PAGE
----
Although most commentators and experts agree that Ms Amy Cheong deserved to be fired, many have questioned the huge response to her remarks - from the online vitriol to the police report lodged against her.
Some asked whether the case had been blown out of proportion.
Politicians and human resource experts agreed that it was her employer's prerogative to sack her, but wondered whether more counselling could have been done.
Mr David Ang, executive director of the Singapore Human Resources Institute, said the National Trades Union Congress (NTUC) had acted within its rights. "In a situation like this, the employer has the right to decide to be magnanimous or not," he said.
Member of Parliament Baey Yam Keng said the fact that Ms Cheong worked for a labour organisation representing different sections of society was a factor in her dismissal. "I think there are certain expectations of people in this kind of role," he said.
Yet, he added that stopping individuals from posting offensive comments online will not instil a respect for all races. Instead, mutual respect should be taught at home and in schools.
Social media lawyer Lionel Tan said Ms Cheong's senior position as assistant director and the fact her Facebook presence was closely associated with her employer contributed to her dismissal. "Since people knew she was part of NTUC, in a sense, she has brought her organisation to disrepute," he said.
MP Zainal Sapari, who is also a NTUC director, said he was upset when he found out about the posting because he knew Ms Cheong. "I couldn't believe that a very senior person from NTUC could actually make such a remark," he said. "I would have expected her to exercise better judgment."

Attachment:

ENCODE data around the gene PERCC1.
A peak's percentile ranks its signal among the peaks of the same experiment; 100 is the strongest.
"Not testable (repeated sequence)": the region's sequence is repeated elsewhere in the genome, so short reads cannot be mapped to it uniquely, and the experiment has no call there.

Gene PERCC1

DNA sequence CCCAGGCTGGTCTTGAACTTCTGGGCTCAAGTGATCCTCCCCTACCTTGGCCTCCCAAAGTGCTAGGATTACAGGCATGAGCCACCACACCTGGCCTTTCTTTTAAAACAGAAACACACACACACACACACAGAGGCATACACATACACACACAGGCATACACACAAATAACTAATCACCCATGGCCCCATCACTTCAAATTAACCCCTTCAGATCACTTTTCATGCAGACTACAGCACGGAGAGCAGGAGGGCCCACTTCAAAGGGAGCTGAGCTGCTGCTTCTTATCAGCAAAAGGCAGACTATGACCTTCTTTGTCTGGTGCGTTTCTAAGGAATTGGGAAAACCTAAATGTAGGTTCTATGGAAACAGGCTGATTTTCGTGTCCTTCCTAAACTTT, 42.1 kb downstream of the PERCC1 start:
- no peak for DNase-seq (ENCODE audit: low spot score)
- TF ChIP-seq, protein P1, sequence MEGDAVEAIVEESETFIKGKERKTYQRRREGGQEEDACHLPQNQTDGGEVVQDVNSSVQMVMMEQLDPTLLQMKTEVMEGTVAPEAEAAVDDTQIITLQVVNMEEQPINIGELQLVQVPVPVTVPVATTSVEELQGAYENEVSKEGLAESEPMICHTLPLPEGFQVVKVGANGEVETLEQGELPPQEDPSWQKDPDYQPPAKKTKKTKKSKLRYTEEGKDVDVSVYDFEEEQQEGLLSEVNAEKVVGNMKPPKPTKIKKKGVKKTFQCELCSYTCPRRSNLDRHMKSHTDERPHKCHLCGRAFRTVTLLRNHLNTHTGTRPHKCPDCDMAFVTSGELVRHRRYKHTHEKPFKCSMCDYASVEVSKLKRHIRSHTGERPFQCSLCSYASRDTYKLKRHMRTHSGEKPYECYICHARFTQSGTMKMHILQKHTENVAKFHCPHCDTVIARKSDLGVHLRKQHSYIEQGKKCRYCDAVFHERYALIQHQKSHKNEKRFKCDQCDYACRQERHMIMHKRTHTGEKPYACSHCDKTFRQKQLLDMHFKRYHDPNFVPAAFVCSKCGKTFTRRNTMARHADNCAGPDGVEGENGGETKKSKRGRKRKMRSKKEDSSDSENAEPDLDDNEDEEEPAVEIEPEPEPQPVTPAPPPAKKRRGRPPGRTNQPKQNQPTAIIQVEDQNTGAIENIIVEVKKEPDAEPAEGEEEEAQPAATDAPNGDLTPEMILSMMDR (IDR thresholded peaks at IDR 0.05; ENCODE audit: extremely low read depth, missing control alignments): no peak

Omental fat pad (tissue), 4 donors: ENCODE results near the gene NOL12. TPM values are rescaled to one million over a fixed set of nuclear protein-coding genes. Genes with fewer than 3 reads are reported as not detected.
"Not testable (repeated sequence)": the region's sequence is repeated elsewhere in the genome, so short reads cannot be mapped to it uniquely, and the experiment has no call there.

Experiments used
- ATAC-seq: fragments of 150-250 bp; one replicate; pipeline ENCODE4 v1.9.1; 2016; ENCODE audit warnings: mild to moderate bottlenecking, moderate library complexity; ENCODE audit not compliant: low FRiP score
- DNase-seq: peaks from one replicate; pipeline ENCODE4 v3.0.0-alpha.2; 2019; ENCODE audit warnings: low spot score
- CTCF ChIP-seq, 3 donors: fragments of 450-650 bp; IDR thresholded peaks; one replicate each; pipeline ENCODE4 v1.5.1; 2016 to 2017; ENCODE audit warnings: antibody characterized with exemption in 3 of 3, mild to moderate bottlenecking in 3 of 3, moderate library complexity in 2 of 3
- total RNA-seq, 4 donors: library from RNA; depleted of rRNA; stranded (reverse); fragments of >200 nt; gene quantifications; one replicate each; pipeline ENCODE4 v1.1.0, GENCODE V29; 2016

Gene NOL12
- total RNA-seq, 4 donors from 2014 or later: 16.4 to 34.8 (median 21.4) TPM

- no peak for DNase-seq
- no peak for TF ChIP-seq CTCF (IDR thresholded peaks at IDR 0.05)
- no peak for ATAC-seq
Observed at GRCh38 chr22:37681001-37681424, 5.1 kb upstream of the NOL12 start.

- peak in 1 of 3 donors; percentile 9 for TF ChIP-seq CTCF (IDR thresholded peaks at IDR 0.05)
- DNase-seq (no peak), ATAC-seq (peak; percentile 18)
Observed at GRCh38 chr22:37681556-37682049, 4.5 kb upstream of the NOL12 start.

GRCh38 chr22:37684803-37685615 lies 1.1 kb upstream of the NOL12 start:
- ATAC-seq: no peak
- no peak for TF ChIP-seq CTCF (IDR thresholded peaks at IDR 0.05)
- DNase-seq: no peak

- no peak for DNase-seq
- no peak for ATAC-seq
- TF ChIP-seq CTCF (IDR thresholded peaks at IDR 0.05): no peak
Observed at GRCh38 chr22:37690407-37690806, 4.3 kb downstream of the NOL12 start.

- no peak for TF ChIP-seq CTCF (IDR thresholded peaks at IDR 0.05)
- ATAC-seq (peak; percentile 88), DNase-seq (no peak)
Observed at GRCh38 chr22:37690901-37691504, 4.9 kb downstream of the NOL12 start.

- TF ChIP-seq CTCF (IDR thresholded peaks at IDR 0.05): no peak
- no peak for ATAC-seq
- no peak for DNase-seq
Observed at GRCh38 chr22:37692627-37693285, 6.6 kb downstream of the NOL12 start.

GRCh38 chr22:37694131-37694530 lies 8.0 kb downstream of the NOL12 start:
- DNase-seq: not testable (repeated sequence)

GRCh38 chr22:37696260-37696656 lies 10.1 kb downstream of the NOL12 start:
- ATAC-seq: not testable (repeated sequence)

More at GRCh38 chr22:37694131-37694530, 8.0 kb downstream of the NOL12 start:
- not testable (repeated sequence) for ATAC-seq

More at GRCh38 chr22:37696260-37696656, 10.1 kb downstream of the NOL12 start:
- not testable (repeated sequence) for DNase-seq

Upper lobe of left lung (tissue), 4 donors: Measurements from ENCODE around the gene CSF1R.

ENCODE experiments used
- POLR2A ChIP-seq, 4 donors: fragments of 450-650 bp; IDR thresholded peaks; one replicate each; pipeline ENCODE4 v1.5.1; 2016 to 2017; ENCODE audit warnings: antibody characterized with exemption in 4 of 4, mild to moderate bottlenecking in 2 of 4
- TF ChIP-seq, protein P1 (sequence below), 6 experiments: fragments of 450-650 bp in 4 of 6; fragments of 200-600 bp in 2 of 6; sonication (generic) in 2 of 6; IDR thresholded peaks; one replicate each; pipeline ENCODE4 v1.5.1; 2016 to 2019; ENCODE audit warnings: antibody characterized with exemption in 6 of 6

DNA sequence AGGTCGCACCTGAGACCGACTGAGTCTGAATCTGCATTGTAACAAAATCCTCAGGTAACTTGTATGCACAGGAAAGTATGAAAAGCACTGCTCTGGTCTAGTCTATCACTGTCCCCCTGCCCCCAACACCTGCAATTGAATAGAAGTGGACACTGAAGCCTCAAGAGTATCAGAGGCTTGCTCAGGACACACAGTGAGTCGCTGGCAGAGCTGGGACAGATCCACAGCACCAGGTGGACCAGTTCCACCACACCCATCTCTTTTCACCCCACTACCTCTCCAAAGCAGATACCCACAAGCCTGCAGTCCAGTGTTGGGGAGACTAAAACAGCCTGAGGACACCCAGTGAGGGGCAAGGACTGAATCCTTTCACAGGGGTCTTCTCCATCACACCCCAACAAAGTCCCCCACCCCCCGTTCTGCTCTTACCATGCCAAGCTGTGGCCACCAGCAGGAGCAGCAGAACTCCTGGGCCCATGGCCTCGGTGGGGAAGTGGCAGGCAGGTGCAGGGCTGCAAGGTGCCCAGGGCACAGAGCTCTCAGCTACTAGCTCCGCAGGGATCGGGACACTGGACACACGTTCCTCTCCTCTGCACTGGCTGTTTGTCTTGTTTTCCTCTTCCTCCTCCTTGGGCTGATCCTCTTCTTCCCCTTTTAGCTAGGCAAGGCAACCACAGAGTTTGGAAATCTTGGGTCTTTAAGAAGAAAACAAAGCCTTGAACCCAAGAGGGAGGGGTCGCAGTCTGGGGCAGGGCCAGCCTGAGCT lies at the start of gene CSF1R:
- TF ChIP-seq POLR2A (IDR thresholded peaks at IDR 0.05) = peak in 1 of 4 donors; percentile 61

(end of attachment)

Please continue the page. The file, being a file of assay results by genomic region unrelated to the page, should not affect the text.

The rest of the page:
But he added it was important to acknowledge that firm action had been taken, and move on. "I didn't like some of the Facebook responses - threats and calls for her to be sent to prison," he said.
Debate also raged online over whether the police report lodged by grassroots leader Lionel de Souza was warranted. Both former Nominated MP Siew Kum Hong and media academic Ang Peng Hwa said Ms Cheong's comments were a racist rant, not a call for action, and were not calculated to cause enmity between races here. Mr Siew added that while this did not excuse the remarks, the police report was unnecessary.
Professor Ang said that these days, Singaporeans automatically head to the police in such situations. "I don't feel the report is justified, but it is based on precedent, in a way," he said.
Media Literacy Council vice-chairman Carmee Lim said netizens should flag such irresponsible comments as unacceptable.
Emotions ran high online on Monday, with most Internet users approving of Ms Cheong's firing. IT consultant Brendan Chong, 26, said: "I was concerned that people nowadays are liberally disparaging others' race or religion."
Others, however, took a more sympathetic approach. Facebook user Afiq Juan posted: "You don't combat a narrow mind with a narrow solution. Calling for her to be fired was myopic."
MORE DISCUSSION ONLINE AT WWW.SINGAPOLITICS.SG